Sri Lanka, martyrdom, and the light of faith

The Easter Exsultet, sung across the world as the bombs detonated in Colombo, hailed the arrival of the “night in which Christ has destroyed death.”

May 02, 2019

By Ed Condon
On Saturday night, April 24, the Church celebrated its most solemn and joyful liturgy.

As it does every year, the Vigil Mass of Easter began when the paschal candle was lit from a fire burning outside the church.

That candle led the assembly in silent procession into the darkened church. The priest turned toward the faithful and announced “The light of Christ!”

“Thanks be to God,” responded the assembly, as the light of the paschal candle was passed throughout the assembly, flooding the darkened room with the new light of the resurrection, aglow in the small flames of hundreds of candles.

At the same time I attended the Easter Vigil Saturday night, a series of suicide bombs exploded in churches across Sri Lanka, killing nearly hundreds. The attacks were timed to coincide with Easter Sunday celebrations.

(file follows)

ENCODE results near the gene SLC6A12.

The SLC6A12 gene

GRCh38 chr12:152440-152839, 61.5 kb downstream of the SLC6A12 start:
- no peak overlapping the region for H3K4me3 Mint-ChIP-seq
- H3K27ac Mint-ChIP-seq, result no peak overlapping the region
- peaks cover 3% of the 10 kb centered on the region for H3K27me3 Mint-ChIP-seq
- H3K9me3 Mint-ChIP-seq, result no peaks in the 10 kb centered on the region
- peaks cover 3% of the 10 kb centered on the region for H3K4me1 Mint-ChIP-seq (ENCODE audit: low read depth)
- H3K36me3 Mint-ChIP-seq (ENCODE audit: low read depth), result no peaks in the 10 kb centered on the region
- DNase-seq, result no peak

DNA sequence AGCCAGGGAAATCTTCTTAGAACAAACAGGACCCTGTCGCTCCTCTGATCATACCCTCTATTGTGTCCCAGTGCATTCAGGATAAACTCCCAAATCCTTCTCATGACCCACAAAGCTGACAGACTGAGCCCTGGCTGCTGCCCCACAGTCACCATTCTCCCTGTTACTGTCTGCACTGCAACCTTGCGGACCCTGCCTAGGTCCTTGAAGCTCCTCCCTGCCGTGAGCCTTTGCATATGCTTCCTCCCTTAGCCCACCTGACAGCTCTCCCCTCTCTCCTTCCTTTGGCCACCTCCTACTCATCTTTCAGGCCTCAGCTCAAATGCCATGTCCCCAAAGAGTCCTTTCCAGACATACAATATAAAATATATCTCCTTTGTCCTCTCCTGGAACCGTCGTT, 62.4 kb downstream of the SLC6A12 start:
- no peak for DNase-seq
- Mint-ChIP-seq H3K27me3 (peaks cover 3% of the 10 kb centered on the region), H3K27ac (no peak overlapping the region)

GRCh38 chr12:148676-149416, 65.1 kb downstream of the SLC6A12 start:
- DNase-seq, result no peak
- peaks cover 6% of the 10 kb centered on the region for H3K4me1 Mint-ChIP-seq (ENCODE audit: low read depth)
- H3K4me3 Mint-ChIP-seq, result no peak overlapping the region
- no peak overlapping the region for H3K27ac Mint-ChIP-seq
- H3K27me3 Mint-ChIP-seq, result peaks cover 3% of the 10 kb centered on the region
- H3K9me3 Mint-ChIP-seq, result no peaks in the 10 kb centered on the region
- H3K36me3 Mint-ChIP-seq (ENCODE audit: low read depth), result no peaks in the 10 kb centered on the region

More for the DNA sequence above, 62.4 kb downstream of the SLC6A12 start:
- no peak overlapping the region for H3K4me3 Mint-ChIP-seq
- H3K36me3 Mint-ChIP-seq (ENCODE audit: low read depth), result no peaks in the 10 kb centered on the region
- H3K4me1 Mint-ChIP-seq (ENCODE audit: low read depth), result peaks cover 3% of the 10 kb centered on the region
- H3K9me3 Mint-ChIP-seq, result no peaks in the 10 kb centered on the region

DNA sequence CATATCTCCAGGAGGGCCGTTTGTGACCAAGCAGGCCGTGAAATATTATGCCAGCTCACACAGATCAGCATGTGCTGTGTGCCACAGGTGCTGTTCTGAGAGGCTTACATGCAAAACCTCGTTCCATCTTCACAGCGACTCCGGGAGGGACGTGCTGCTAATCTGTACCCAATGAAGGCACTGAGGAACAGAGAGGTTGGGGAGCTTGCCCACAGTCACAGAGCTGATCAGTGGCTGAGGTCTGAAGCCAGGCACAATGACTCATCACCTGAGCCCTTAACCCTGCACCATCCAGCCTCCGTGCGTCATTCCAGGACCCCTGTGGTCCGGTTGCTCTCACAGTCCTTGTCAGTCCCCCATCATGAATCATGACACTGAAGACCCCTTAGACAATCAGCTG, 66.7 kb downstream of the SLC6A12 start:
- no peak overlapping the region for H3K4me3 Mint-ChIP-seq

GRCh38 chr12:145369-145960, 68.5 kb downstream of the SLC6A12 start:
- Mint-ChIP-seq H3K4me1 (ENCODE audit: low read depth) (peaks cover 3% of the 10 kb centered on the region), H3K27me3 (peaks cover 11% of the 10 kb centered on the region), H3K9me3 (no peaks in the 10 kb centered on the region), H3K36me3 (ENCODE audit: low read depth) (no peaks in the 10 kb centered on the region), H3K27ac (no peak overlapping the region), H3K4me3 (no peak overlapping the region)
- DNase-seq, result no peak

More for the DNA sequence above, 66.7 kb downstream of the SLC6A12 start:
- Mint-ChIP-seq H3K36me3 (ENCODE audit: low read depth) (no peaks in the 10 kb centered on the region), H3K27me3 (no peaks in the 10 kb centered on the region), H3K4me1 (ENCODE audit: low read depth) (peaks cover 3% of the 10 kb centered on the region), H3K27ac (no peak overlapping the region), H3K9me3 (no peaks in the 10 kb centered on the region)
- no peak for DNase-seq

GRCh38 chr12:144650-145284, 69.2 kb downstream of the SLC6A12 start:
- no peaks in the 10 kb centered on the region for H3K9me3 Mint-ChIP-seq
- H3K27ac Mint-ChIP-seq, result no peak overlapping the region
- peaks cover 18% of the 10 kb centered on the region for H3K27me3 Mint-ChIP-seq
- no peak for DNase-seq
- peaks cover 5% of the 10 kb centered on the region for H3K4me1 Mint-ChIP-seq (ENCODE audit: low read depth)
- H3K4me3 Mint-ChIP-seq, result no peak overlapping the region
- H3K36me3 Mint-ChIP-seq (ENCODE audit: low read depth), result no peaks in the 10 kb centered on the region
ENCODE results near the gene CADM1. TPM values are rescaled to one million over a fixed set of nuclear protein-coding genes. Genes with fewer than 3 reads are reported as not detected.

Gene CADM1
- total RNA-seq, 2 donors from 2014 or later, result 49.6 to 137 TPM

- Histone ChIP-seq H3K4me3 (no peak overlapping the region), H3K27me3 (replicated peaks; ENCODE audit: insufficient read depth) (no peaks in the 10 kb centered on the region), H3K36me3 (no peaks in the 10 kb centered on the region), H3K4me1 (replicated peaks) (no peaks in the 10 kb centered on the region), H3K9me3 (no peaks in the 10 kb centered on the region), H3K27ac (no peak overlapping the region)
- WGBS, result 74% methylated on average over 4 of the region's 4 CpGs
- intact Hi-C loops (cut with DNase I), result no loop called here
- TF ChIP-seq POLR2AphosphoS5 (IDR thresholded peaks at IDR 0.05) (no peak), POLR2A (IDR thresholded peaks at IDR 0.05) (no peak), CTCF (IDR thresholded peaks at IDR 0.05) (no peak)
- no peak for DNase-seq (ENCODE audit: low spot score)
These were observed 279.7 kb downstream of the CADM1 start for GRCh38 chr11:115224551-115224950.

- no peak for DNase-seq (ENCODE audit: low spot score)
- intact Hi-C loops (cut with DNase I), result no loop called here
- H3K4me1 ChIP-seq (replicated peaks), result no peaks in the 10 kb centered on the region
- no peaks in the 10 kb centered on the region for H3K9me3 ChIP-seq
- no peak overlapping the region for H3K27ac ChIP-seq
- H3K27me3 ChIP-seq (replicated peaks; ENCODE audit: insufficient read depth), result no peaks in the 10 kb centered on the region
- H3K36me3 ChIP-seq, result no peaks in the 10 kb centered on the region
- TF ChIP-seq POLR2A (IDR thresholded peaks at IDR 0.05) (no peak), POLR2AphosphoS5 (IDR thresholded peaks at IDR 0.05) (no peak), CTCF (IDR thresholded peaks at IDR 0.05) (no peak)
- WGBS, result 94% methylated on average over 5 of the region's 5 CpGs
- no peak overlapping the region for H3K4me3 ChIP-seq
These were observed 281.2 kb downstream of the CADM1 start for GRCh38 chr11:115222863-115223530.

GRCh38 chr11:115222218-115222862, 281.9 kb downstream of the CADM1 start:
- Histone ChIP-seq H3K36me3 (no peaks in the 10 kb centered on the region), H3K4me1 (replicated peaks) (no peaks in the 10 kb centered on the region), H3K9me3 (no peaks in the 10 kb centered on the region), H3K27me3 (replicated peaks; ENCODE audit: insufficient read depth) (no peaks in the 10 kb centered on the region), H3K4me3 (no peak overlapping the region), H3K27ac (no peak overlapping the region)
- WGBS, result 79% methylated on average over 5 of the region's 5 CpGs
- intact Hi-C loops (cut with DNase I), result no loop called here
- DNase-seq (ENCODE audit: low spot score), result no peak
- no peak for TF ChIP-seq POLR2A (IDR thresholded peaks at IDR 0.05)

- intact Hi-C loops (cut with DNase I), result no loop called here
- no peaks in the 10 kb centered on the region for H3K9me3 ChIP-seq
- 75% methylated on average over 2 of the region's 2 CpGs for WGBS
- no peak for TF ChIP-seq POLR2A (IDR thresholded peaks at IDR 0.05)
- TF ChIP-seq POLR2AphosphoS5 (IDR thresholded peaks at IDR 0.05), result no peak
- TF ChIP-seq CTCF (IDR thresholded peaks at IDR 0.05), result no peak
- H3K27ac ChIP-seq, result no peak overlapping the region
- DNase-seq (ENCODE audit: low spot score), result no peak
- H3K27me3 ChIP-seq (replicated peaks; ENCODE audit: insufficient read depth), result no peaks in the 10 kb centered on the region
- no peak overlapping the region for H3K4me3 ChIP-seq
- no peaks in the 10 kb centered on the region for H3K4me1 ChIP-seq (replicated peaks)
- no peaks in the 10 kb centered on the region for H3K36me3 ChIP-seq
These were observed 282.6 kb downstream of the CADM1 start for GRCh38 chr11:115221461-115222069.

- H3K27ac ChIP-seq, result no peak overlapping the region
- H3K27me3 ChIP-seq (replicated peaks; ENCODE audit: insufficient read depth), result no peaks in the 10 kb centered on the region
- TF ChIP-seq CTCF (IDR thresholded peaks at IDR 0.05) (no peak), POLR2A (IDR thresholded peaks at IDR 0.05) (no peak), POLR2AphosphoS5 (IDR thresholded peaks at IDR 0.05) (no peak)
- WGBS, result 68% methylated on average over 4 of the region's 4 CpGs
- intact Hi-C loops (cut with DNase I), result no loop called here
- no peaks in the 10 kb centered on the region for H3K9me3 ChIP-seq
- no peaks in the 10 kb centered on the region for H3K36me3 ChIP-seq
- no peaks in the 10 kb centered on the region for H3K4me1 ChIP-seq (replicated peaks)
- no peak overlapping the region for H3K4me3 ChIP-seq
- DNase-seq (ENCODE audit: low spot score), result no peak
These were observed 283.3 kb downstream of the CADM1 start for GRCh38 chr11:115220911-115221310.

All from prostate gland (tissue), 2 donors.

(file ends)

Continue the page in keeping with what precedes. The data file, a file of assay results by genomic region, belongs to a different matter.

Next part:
The transition of the vigil liturgy, from darkness to light, reflects the procession of the Church from death to life, illuminated by the light of the Resurrection.

The Easter Exsultet, sung across the world as the bombs detonated in Colombo, hailed the arrival of the “night in which Christ has destroyed death.”

Of course the blood-spattered walls and ceiling of St. Anthony’s Shrine in Sri Lanka offered what appeared to be a macabre juxtaposition to the empty tomb of the gospel. But through the eyes of faith, and of the Church, the horrific violence was a witness to the Resurrection of Christ.

Those Catholics mourning in Sri Lanka know that light — the light —  has come into the world, and darkness cannot overcome it.

Sri Lanka is not the only place where churches are burning and Christians are dying. From Mosul to Cairo, to France, to Kaduna and Columbo, Christians, the world over, face violence and persecution. But somehow, in many parts of the West, that reality goes unseen.

The reason is complicated.

The Anglican Bishop of Truro, Philip Mountstephen, has been charged by the British government with reviewing its foreign policy failures to address the persecution of Christians worldwide.--CNA

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